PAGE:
AHA Member Spotlight: Christopher R. Friedrichs
AHA members are involved in all fields of history, with wide-ranging specializations, interests, and areas of employment.To recognize our talented and eclectic membership, AHA Today features a regular AHA Member Spotlight series.
Christopher R. (Chris) Friedrichs is a professor of history at the University of British Columbia. He lives in Vancouver, BC, Canada, and has been a member since 1974.
Alma maters: AB, Columbia University; MA, PhD, Princeton University
Fields of interest: European history, German history, urban history, Jewish history
When did you first develop an interest in history?
From earliest childhood. I remember my father telling me stories about the ancient world when I was scarcely old enough to read. Then, when I could read, I wolfed down children’s biographies of famous Americans. The focus changed over the years, but the interest never abated.
What projects are you working on currently?
Two unrelated but equally absorbing projects: (1) ritualized house destruction as a form of criminal punishment in early modern Europe and (2) the transformation of the Jewish community of Dresden in the 1830s.
Have your interests changed since graduate school? If so, how?
For the first 25 years of my career I worked mostly on the social history of German and European cities in the early modern era. I remain as interested as ever in this topic, but I have also undertaken a comparison of early modern European and Asian urban political cultures and I am currently working on the history of Jewish communities in early 19th-century Germany.
Is there an article, book, movie, blog etc. that you could recommend to fellow AHA members?
Old but still great: Natalie Zemon Davis, Society and Culture in Early Modern France; newer but equally great: Timothy Snyder: Bloodlands: Europe between Hitler and Stalin.
What do you value most about the history profession?
That it studies history, of course.
Why did you join the AHA?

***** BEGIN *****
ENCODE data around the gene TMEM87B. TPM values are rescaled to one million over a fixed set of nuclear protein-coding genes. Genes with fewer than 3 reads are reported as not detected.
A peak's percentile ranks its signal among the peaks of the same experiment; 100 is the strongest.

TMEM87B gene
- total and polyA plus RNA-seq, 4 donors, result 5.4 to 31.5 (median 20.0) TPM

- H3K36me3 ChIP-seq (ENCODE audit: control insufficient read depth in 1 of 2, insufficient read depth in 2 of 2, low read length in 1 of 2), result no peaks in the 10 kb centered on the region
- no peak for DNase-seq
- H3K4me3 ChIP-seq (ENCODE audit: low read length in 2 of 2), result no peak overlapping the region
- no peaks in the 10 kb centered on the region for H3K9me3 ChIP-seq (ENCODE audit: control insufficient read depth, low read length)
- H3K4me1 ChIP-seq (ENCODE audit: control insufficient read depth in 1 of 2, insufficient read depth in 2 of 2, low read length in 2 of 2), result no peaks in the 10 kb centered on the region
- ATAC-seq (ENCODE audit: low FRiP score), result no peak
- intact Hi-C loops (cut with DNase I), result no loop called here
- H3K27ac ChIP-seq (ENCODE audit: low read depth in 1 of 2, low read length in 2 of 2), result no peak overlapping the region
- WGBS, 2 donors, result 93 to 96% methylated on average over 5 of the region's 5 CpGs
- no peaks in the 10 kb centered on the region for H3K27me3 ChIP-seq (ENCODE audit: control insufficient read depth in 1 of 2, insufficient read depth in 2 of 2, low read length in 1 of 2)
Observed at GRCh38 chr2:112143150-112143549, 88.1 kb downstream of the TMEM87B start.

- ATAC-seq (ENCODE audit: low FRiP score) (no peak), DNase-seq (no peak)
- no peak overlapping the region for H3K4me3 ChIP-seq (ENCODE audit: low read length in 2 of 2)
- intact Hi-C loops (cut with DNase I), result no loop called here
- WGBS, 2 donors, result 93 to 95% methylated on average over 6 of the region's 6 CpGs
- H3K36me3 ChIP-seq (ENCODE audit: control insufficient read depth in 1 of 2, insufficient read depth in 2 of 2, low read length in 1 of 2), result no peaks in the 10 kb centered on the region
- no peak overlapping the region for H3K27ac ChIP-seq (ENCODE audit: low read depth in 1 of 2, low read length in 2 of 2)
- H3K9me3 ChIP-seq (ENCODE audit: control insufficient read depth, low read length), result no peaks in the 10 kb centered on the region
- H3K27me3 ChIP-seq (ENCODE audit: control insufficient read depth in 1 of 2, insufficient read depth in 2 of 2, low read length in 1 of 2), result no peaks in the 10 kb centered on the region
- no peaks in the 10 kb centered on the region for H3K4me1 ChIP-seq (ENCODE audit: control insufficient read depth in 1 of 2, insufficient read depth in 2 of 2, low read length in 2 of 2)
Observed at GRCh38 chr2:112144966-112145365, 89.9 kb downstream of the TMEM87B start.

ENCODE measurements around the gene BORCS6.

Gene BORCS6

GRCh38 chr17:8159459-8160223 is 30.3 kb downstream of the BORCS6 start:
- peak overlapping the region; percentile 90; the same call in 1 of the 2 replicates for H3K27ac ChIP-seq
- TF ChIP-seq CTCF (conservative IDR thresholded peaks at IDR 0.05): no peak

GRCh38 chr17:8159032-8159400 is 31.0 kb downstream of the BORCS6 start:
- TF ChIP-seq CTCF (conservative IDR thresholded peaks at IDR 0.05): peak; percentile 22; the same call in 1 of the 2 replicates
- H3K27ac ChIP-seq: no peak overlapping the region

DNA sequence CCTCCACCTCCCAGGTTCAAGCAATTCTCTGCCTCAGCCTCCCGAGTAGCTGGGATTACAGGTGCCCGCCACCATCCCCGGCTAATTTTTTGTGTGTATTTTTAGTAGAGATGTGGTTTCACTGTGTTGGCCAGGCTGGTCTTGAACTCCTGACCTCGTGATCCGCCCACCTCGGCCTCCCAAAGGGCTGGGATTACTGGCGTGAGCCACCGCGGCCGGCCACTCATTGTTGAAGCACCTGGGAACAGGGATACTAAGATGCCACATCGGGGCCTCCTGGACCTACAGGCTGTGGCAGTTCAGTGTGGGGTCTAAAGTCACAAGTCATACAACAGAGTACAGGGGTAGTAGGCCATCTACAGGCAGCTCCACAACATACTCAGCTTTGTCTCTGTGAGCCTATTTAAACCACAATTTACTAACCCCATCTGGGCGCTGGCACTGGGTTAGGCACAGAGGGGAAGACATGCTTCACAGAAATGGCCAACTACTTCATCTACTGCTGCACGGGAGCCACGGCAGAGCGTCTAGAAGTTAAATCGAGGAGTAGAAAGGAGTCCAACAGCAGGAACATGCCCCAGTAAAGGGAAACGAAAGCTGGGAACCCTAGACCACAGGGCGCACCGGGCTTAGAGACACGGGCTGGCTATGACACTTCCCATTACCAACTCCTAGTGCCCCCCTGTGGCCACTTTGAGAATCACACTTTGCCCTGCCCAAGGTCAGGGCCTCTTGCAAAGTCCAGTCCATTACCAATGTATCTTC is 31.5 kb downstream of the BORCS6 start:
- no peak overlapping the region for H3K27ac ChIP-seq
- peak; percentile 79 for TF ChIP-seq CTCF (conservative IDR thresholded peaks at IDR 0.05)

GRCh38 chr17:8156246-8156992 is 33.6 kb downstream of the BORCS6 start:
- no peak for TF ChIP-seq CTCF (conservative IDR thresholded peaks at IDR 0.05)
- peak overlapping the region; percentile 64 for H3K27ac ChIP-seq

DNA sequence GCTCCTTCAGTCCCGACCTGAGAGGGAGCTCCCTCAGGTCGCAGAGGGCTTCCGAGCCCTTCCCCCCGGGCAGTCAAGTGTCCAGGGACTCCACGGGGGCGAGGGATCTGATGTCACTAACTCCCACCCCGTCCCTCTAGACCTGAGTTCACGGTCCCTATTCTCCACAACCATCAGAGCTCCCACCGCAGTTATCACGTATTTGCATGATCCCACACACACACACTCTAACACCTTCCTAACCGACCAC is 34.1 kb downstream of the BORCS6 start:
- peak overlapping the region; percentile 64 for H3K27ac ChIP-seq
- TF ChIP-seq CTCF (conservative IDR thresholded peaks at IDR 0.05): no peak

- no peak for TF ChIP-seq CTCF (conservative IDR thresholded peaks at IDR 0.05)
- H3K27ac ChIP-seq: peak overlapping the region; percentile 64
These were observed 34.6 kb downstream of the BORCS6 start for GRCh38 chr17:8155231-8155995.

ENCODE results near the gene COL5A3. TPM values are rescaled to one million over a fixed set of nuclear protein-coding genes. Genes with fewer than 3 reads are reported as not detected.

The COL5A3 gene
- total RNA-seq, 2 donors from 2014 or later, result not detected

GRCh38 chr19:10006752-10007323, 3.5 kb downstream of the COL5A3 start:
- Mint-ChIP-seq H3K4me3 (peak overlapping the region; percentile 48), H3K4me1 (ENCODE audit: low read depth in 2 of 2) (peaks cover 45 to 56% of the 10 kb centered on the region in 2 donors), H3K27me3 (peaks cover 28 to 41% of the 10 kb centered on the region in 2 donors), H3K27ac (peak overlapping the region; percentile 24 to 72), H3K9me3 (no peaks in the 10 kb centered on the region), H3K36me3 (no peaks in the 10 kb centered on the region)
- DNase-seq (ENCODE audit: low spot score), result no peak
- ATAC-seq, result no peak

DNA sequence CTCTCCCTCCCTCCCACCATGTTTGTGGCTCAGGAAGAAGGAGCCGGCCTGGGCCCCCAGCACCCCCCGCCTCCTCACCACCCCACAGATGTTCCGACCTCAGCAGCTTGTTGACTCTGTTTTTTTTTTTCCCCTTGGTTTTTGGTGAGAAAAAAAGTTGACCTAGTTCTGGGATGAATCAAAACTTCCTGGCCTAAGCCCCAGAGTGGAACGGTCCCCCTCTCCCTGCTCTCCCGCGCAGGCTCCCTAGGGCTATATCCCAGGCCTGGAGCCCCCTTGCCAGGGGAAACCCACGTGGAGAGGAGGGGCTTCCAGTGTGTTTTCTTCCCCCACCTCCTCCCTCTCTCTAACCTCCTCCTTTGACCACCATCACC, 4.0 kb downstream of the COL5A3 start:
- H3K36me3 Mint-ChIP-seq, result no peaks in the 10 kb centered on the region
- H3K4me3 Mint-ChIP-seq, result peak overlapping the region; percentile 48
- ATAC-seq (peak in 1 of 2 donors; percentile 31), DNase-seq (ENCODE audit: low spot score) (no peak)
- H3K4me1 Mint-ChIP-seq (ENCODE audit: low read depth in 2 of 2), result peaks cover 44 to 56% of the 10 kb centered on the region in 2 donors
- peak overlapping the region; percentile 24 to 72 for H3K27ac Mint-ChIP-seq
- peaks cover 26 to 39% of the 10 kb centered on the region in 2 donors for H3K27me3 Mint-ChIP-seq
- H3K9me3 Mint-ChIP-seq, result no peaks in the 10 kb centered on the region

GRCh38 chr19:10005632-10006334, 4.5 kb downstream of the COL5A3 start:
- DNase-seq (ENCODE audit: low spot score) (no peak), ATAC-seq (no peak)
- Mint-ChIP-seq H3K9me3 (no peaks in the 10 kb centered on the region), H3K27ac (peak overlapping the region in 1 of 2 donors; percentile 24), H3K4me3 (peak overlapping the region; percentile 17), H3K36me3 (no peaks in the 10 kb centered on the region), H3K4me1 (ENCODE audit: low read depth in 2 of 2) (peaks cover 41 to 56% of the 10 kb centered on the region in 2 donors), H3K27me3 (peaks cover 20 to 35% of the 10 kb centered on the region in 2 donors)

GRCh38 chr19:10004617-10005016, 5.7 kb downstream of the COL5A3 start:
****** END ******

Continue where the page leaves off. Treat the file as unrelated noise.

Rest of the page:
It just seemed obvious that I should join the main historical organization in my country of origin. Likewise, when I was appointed to a job in Canada it seemed obvious to join the Canadian Historical Association.
Do you have a favorite AHA annual meeting anecdote you would like to share?
In December 1974 I presented a paper at the annual meeting of the AHA in Chicago. It was my first paper at a professional conference and I wanted to look good, so I thought I should shave just before leaving my hotel to go to the session. Unfortunately I cut myself severely while shaving and ended up running down Michigan Avenue in the bitter December cold frantically applying tissues to my jaw to stanch the bleeding. It was hardly an auspicious way to launch my professional career. But in fact the paper went well and was soon in print, so the story had a happy ending.
Other than history, what are you passionate about?
My family. Nineteenth-century fiction. Journalism. Exploring cities. And the excellent Canadian medical system.
Any final thoughts?
I love teaching history just as much now as I did when I began doing so 42 years ago. And the university at which I teach is a great place to work. But I am profoundly unhappy about the growing gulf in our profession between the well-paid elite of tenure-stream and tenured faculty members—the group to which I am privileged to belong—and the vast army of underpaid and professionally insecure contract/adjunct/sessional instructors. Addressing this unfortunate reality will be the great challenge for the next generation of academics.
This post first appeared on AHA Today.
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